One can without difficulty show that Kant actually had Machiavelli’s new prince in mind, as a negative pattern, when writing in favor of the moral politician.[11] Apart from this philological examination there might be a more speculative approach to the virtual debate between Machiavelli and Kant: an allegorical reading of their confrontation. Such an interpretation presumes that their opposing theories continue to exert influence on political discourses, perhaps even in our time. It will be an important task of the last chapter to substantiate this speculation. Before letting the descendants of the new prince and the moral politician speak we have to illuminate some fundamental problems.

III. Foundations and Performativity: Questioning Morality

The entire argument I have delineated so far concerns the question of whether there can be a moral foundation of politics, and, if so, how. This question was also crucial in the debate between Machiavelli and Kant. As we have seen, Kant accuses the very concept of political morality – embodied by Machiavelli’s virtuous prince – of being unable to fulfil the obligatory demands of any moral order. The dispute about the moral foundation of politics is therefore always a conflict about the foundation of morality itself. When discussing something like “foundation of morality” it is evident that a simple definition would miss the point here. Bernard Williams raises three questions with regard to an eventual foundation of morality: To whom is it addressed? From where? Against what?[12]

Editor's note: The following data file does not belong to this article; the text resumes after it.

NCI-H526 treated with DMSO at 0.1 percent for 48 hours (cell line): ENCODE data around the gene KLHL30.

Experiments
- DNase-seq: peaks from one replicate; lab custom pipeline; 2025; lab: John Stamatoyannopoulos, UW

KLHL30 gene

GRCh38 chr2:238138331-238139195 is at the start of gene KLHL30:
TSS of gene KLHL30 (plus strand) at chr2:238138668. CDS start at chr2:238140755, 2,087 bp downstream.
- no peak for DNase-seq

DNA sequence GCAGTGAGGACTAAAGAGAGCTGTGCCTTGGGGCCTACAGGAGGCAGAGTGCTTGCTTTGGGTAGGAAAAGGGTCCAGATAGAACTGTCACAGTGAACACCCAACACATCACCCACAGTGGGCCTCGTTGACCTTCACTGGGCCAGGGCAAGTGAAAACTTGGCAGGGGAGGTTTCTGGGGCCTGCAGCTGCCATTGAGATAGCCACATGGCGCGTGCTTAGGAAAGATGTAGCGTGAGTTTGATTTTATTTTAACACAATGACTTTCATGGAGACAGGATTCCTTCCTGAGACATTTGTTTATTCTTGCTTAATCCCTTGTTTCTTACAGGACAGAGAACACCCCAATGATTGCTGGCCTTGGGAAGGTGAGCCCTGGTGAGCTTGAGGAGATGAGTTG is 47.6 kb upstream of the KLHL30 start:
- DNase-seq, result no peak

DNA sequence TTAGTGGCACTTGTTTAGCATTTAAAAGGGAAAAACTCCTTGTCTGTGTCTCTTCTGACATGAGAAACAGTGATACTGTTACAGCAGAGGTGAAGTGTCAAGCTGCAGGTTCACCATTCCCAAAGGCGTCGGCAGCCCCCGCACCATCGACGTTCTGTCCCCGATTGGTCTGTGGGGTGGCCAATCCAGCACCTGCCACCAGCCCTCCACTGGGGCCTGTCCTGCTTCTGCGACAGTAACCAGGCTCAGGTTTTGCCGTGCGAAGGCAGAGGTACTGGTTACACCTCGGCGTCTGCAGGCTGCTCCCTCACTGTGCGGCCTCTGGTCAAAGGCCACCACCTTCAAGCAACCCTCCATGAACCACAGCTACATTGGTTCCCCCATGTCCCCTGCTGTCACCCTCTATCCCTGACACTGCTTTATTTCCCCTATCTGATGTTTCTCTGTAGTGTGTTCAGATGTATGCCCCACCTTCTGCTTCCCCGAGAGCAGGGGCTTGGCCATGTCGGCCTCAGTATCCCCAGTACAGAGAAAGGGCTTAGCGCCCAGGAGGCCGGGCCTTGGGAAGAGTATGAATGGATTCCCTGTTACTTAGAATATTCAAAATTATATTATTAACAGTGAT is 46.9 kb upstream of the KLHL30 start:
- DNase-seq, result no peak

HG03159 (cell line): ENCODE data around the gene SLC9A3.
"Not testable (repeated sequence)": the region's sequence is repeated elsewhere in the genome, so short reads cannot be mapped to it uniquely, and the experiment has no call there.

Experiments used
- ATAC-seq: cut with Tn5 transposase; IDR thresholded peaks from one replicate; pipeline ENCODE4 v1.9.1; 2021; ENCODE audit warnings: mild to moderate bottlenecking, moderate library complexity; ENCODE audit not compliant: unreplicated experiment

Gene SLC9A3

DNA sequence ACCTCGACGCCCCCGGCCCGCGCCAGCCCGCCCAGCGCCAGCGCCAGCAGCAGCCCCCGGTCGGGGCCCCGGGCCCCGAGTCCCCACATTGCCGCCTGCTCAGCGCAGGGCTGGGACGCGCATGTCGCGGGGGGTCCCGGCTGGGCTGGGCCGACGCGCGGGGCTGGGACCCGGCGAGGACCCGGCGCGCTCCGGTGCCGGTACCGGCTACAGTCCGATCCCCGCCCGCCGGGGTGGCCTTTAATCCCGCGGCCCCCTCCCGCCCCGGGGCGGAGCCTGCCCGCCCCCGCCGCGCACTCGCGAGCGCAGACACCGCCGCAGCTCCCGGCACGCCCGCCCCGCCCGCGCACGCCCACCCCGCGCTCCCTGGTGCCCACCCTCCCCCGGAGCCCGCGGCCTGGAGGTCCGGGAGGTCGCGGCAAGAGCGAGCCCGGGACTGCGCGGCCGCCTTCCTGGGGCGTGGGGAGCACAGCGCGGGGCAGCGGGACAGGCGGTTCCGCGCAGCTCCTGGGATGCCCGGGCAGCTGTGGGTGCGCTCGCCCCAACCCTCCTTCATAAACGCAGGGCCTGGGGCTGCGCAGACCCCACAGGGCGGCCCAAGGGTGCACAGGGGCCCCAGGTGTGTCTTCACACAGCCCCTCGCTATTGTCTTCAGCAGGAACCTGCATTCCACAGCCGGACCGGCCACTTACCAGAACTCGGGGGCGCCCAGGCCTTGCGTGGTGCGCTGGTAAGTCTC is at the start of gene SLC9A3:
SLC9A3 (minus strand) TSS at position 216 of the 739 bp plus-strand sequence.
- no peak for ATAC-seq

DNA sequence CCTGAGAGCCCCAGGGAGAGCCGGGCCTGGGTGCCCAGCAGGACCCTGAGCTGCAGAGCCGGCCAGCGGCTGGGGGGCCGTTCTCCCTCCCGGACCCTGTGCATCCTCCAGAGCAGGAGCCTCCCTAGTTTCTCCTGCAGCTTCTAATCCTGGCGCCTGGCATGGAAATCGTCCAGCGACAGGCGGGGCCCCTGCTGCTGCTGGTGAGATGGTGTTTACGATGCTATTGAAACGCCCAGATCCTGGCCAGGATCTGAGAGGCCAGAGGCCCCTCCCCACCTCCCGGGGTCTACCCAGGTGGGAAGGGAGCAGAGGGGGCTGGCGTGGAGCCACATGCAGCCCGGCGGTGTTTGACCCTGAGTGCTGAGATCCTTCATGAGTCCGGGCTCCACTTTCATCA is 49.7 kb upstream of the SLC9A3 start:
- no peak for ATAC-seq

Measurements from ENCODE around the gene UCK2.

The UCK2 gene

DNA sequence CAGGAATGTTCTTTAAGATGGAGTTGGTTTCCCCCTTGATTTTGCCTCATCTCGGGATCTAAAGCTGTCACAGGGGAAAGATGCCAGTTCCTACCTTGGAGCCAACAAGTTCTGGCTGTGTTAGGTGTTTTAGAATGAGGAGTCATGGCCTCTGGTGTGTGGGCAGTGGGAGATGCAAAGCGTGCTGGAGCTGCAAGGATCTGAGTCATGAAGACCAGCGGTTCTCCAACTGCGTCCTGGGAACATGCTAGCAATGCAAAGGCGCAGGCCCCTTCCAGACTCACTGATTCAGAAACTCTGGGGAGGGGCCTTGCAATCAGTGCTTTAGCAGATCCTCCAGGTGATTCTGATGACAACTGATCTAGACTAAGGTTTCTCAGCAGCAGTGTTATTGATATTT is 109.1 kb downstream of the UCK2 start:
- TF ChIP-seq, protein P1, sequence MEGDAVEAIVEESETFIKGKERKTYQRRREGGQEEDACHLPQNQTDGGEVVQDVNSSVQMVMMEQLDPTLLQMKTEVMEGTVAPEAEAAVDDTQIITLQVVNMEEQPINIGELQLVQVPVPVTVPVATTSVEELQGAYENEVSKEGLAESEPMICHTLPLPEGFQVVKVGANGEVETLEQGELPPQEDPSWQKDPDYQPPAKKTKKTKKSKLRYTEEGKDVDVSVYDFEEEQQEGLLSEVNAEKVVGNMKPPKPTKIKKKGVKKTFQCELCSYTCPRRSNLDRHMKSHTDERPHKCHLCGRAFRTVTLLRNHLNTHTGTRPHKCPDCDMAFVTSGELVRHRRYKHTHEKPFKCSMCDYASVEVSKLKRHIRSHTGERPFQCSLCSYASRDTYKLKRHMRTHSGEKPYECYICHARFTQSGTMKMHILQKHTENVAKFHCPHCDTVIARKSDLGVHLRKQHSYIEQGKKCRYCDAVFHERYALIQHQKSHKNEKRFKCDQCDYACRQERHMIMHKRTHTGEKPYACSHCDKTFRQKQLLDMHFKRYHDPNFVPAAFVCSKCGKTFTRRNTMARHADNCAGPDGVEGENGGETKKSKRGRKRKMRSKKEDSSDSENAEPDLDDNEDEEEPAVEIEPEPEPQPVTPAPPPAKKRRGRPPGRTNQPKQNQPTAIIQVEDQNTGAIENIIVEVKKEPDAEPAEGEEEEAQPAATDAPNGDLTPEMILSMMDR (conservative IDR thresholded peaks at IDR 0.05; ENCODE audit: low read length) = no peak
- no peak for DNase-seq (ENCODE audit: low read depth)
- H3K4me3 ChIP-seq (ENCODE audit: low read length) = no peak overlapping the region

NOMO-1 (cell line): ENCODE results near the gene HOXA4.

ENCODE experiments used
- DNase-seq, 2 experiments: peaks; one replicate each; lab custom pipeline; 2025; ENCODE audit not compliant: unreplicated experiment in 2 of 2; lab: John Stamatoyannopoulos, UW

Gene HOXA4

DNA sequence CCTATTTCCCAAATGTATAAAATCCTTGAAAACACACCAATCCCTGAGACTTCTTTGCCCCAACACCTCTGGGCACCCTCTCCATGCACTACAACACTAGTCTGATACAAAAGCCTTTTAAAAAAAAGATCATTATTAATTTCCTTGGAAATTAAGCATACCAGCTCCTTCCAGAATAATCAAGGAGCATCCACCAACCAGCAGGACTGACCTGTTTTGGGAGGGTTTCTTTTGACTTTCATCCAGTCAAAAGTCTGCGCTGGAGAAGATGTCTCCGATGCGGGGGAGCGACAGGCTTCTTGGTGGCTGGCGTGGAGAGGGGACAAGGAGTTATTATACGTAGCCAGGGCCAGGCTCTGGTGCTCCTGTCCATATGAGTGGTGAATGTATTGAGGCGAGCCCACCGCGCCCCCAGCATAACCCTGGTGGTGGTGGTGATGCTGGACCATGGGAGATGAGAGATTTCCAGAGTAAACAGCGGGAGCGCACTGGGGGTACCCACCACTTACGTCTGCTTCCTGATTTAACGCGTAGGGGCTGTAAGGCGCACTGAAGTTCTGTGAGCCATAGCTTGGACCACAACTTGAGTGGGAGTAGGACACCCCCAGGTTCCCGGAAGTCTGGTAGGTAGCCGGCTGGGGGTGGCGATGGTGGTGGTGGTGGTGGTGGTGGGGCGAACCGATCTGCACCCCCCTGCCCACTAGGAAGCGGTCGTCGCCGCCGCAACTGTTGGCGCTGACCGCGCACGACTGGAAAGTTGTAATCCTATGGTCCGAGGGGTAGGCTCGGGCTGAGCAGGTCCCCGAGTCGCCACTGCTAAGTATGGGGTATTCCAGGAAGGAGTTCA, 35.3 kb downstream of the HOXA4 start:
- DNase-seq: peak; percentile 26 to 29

I shall start with the middle one. What is at stake with the “From where” question is the source of morality, the foundation on which morality should rest. I want to emphasize a major distinction – paraphrasing Ernst Tugendhat[13] – that has been forceful and notorious ever since the Greek origins of Western moral philosophy: either morality is based upon a certain form of tradition or it is rooted in human nature. The first option usually is associated with religious moral concepts insofar as the quest for foundations is terminated dogmatically; by introducing an axiomatic source that cannot be doubted anymore, no matter if this is the holy book or God’s word. Challenging the source of morality is the same as challenging the tradition in itself. Therefore, traditionalist moral concepts carry out the strong social function of identification: the addressee of the foundation must necessarily be member of the corresponding tradition. Hence the scope of possible addressees is inherently limited and particular.